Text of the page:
About what school marks mean - and don't mean:
...about realising more of life's potential...

"Living while the time passes"

a quickly-made English summary of

Jan Helander's book

Att leva medan tiden går

Natur & Kultur, Stockholm, 1996


Jan Helander is a gerontologist and is dealing with the process of "aging": but since aging starts from the moment of fertilisation, it covers the same process that others describe as "living"...
The whole book is delightfully stimulating, and as a taster, here is one passage which is eminently quotable in a pedagogical context -

Marks don't measure knowledge and have never done so. On the other hand they measure the combination of knowledge and self-image, and a whole load of other things, who knows what.

The figure shows an old rule-of-thumb which says that a pupil can show as much of his knowledge - for a particular teacher, before a particular class - as his self-image allows:

A. If the self-image is lower than the level of knowledge, it can be assumed that the mark will be lower than the level of knowledge.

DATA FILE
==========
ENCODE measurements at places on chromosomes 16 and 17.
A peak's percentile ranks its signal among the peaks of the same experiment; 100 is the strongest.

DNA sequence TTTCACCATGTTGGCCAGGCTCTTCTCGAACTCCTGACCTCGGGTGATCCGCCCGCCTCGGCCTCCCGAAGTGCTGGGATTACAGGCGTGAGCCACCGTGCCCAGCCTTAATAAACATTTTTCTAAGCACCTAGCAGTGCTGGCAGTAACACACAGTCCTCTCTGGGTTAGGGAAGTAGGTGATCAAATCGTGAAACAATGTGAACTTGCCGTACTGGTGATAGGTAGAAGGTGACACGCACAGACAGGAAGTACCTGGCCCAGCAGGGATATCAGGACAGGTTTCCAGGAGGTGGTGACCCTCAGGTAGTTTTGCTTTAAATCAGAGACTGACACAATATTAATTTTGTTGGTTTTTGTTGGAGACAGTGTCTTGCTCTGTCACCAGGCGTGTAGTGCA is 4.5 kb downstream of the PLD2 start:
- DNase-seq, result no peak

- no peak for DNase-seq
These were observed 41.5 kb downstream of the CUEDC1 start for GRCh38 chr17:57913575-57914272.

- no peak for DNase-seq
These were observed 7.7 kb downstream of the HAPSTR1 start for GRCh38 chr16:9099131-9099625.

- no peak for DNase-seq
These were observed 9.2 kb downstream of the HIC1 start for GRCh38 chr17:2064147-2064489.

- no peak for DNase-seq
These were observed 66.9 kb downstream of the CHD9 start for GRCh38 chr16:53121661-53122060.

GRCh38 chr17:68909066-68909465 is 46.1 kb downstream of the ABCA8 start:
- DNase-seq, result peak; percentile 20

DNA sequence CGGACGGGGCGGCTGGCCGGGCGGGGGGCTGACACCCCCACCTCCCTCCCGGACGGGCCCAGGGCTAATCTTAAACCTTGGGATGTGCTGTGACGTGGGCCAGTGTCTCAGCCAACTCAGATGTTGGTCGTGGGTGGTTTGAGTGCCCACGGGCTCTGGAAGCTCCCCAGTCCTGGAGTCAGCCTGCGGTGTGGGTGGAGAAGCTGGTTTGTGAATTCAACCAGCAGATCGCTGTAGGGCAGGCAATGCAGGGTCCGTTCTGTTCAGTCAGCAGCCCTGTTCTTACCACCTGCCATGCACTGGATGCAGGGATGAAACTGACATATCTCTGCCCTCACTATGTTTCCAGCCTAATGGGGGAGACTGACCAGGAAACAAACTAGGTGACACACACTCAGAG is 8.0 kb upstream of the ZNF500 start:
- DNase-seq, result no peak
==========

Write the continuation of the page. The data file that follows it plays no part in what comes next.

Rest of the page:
B. Self-image is at the same level as knowledge. There is a reason to think that the mark is fair.

C. Self-image is higher than knowledge. Apart from the fact that the mark will probably be wrong and too high, there is reason for caution. People with that combination can be completely destructive to deal with.

There is a problem with these three variants. Even if you could measure both knowledge and self-esteem reasonably correctly, it can't be done with the same scale. So you never know for certain when A, B or C apply.

The same teacher who destroyed a pupil's self-image is the one to punish him if he reacts against it. To be a pupil and break the rules is punishable, even if no-one is hurt. To damage a pupil seems seldom or never to be punishable: rather the reverse, a teacher's reputation is enhanced among his colleagues who admire his strictness in dealing with disciplinary questions.

Other teachers wave a magic wand and create flowering, even in pupils who had decided that wasn't possible, by enhancing their self-esteem...


On being human

Heredity & Environment in relation to time


summarised by David Kettlewell

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